Reaching the realms of fleet Apollo
You have been given the most sacred of gifts
You must be fearless now and follow
So, don’t look down
Though your heart may be weary
Don’t look down
Though your wings are on fire
Don’t look down
Though the night may seem endless
There’s a reason you’re flying
this fast and this far
Let your faith be your strength
And your love be your guiding star
Venturing further than the length of your sight
Out past the reach of your beginnings
There is a gamble in each proud act of flight
But the losses pale before the winnings
Circling and diving with this freedom you’ve found
Illusion blows apart and scatters
There is no darkness in this place that we're bound
Love is the only thing that matters
We had to redo a few takes, when two-year-old Maria ran down the tiled hallway above us. Kenny went upstairs a couple of times, to gently explain that the hallway was off-limits. Wildman Kenny Passarelli, the doting father of two daughters - it truly was a new era for these rock and roll bad boys.
We had been driving home from the dump in the fall of 2001, in Maine, when we passed a clearing on an inlet. I’d been wanting to try shooting a portrait at twilight, using flash, so I asked Dan to go back. He posed for me, with islands and sea in the background, and the shots looked good. In half an hour, during that deep blue twilight time, they’d be even better. We’d been cleaning the shed out and we were both a mess, so we jammed home and Dan took a quick shower and put on cords and a sweater. We went back to the clearing just as the light was going and the fog was coming in. I got eight shots off, and one of them became the center fold of the CD booklet.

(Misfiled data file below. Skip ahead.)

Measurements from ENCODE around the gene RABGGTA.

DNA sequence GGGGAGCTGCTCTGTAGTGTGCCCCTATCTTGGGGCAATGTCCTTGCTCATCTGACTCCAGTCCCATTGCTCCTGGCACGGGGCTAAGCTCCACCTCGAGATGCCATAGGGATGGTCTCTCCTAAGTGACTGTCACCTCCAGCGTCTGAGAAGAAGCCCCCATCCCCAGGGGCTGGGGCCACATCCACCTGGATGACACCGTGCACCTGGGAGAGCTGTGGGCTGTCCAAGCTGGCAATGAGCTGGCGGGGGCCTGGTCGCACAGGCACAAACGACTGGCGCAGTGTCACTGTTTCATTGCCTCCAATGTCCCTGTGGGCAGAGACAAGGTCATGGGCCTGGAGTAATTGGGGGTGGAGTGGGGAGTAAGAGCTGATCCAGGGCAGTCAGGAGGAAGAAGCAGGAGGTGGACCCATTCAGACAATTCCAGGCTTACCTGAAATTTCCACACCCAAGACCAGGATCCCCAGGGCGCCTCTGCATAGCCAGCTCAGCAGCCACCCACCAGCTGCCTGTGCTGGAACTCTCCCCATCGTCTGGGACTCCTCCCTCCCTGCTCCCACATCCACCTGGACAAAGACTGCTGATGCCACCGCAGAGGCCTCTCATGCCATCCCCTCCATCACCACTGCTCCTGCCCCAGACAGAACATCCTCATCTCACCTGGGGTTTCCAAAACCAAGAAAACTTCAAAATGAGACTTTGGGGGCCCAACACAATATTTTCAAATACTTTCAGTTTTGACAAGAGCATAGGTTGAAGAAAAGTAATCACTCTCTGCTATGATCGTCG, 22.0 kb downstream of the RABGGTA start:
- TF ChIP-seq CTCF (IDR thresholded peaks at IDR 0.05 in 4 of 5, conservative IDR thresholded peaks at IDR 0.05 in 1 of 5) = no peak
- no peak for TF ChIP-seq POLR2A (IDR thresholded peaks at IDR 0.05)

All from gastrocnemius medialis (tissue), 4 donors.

The rest of the photos for the package and subsequent promotions had been done earlier in 2002, before the wedding. Dan asked me to take some photos of him sitting at the console, in the recording studio. We used one of those shots for the inside back cover of the booklet.
Henry Diltz came out to the ranch to photograph Dan for the CD cover. He had been working with Dan since 1974, when he photographed him sitting in a rocking chair in art director Gary Burden’s Topanga Canyon house. Wearing a henley and blue jeans, Dan was holding an eagle feather and looking into the camera. It became the cover of the Souvenirs album, and the inspiration for many a young woman's daydreams.
After getting settled in the guest room, Henry came downstairs for one of Dan's home-cooked meals. Over dinner, they reminisced about "the old days," and it was clear they had a long history together.
The next day, they hung a backdrop in front of the big screen TV, and Dan carried a chair in from the dining room. The light source was the large window overlooking the basin. That’s how Henry worked: with available light. He never brought umbrella lights or spots; just his camera and his steady hands. He got a lot of shots of Dan, both sitting and standing, with guitars, on this makeshift set.
Later, he and Dan decided to take some photos outside, in the snow. They went out the side door, toward the woods bordering the house. Concentrating on the shot, Henry stepped off a ledge and fell, waist-deep in snow, holding his cameras aloft to protect them. He and Dan had a good laugh about that; then they got some shots with the trees as a backdrop. After taking the last shot, Henry hurried inside to get out of his wet clothes.